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Fri Dec 09 21:21:44 SAST 2016

Maternity leave for all

Poppy Louw | 2015-09-28 00:01:06.0
Dad holding his newborn baby.
Image by: Thinkstock

Adoptive parents want South African law to change to ensure compulsory maternity leave for primary caregivers.

A group of adoptive parents and adoption organisations are rallying behind the challenge to South Africa's labour legislation relating to leave for adoptive parents so it could be brought in line with the mandatory four consecutive months of maternity leave for women employees as stated in the Basic Conditions of Employment Act.

Paid time-off for new mothers - whether through childbirth, adoption or surrogacy - is an employee incentive internationally, with companies such as Netflix setting the standard by offering new parents unlimited paid leave during the first 12 months. Software giant Adobe and Google provide paid time off for all primary caregivers of 16 weeks and 12 weeks respectively regardless of gender.

Though South Africa does not regulate the provision of adoption, government institutions allow both adoptive parents a 45-working-day leave.

Stellenbosch University and parliament lead the way in South Africa. They offer up to four months' leave to mothers who adopt a baby.

This is not yet widely offered in the private sector, where adoption leave is at the discretion of employers, resulting in many adoptive mothers being forced to settle for either unpaid leave or the minimum three days of paid family responsibility leave, similar to that provided to fathers for paternity leave. This, adoptive parents say, is insufficient and unfairly discriminatory.

"The lack of maternity leave for adoptive parents places them and their children at a disadvantage because they, too, require the opportunity to develop an attachment with each other," said senior associate and public interest lawyer Nicki van't Riet.

Van't Riet, of Norton Rose Fulbright, intends to lodge an application on behalf of five individuals and two organisations by the end of the year.

If successful, South Africa could join Denmark, Singapore, the US and UK in making provision for statutory adoption leave through legislation.

The lawyers will argue that not allocating primary caregivers or adoptive parents the same time off as natural mothers to bond with and care for their children is unconstitutional in that it violates the rights of both the child and parent.

Labour market analyst Loane Sharp, however, cautioned against taking the judicial route, saying the action could have an "unintended consequence".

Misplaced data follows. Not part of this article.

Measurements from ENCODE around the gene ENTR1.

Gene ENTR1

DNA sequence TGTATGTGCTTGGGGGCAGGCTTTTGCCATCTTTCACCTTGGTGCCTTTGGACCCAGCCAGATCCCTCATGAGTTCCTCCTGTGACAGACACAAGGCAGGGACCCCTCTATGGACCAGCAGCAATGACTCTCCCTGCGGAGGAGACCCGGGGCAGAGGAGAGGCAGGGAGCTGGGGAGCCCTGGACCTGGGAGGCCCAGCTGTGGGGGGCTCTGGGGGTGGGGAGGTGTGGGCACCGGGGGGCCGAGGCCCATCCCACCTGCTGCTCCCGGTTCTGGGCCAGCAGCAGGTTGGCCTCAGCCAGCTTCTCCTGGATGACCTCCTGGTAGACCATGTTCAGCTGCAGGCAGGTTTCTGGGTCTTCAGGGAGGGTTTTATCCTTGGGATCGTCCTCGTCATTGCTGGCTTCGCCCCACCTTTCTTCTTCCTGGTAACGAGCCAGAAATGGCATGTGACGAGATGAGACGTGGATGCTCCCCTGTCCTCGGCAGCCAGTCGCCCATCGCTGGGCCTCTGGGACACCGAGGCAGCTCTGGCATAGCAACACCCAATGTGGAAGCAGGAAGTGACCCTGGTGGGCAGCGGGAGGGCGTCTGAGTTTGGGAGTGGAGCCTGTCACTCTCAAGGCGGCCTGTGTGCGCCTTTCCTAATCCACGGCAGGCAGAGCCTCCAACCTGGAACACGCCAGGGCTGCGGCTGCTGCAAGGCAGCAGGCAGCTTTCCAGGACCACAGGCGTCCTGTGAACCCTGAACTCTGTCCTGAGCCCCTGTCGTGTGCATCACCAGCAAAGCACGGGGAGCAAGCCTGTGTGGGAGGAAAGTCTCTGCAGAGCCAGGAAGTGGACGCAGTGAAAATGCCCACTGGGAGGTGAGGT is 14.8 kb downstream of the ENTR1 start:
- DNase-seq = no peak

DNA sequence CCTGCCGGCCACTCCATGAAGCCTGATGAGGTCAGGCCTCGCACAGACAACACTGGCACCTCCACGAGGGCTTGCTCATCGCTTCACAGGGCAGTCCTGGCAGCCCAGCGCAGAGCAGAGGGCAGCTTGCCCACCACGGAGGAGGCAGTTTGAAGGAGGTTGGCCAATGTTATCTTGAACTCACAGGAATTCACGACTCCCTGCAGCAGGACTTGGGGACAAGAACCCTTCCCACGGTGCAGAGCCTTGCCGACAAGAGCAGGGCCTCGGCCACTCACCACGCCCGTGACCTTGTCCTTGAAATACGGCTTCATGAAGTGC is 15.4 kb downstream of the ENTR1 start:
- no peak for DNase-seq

"Society and the economy first need to be given a chance to adapt. Otherwise, these imposed duties could result in the reduction of the value and, therefore, wages of people like fathers, adoptive, single or same-sex parents, which means that the most vulnerable and marginalised in society will be worse off," he said.

Parliament labour portfolio committee chairman Lumka Yengeni said adoption leave was not an issue her committee had yet started to discuss.

"The missing legislation is an insult to citizens who undergo the tough adoption system," said Sue Krawitz, vice-chairman of the National Adoption Coalition and director of Impilo Child Protection and Adoption Services.

"We live in a country where we have a lot of abandoned children. Adoptive parents need to be rewarded with the required time, if not more, to bond with their children."

Other challenges facing adoptive parents include the lengthy period between the date of adoption and when the child is officially placed in the home. This, said Krawitz, further complicated the adoption leave process if employers considered the first day of leave from the date of adoption.

According to the National Adoption Coalition SA, there were 1448 adoptions nationally last year.

The number of orphans has increased by 30% between 2004 and 2014 to 5.2-million . Over the same period, foster care grants have increased by 70%, while adoption has decreased by more than 50%.

Clinical psychologist Judith Ancer said adopted children experienced disruptions in the early stages of their development as a result of abandonment and the lack of attachment.

The bond between a mother and her baby starts from within the uterus, according to Ancer. So adopted children are unable to develop skills such as self-soothing, trust in relationships or others that might form the building blocks of healthy relationships.

"The longer a child is out of a family unit, the more their early start is compromised."

Cape Town mother Laverne Vermeulen, who in July launched a petition calling for adoptive parents to get equal maternity leave, hoped the court application would be a success. The petition has so far received 960 signatures and needs at least 2000 in order for Vermeulen to take it to court.

Vermeulen took up the challenge because she was passionate about securing equal rights for adoptive parents because they were taxpayers and law-abiding citizens too.

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